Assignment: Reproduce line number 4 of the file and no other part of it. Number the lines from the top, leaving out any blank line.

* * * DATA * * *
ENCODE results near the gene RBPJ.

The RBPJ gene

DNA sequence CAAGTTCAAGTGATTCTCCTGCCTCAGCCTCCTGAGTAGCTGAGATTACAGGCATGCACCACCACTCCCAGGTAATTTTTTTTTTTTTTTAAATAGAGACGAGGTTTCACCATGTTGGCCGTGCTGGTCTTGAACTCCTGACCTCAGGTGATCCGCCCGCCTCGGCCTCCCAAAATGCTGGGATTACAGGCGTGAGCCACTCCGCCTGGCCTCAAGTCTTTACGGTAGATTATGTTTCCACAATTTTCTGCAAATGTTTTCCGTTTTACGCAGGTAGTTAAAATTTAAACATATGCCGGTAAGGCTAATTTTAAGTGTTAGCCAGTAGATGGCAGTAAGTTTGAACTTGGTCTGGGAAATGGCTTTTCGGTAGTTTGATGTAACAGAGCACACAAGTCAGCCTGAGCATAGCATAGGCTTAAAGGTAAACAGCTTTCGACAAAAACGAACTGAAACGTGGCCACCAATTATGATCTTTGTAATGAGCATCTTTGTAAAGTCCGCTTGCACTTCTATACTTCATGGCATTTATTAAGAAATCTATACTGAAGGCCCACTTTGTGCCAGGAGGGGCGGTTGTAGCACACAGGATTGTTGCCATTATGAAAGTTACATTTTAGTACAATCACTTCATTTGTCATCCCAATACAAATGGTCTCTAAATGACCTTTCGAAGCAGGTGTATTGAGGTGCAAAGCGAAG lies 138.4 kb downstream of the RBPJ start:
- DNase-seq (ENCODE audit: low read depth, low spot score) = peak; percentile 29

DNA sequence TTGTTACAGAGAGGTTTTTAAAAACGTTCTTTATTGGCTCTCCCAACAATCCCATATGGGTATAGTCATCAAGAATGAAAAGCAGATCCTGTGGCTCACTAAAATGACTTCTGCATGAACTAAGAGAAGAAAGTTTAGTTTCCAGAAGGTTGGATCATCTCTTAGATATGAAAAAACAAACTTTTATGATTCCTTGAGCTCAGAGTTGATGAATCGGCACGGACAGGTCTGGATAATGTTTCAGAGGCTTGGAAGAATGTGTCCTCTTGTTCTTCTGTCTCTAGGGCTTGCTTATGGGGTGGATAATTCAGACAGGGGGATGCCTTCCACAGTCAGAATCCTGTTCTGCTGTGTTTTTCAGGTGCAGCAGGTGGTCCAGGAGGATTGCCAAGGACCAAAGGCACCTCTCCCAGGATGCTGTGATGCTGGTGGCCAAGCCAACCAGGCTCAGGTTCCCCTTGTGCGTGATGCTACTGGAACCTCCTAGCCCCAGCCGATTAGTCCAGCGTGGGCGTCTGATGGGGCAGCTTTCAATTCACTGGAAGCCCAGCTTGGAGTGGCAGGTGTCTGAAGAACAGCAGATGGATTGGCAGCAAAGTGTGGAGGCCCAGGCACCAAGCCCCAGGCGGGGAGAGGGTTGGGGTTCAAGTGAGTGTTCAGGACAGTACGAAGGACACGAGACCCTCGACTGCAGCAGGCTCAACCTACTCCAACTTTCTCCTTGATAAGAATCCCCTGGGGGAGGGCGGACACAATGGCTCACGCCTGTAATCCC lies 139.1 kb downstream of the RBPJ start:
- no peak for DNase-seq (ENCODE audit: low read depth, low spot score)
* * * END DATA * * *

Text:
- DNase-seq (ENCODE audit: low read depth, low spot score) = peak; percentile 29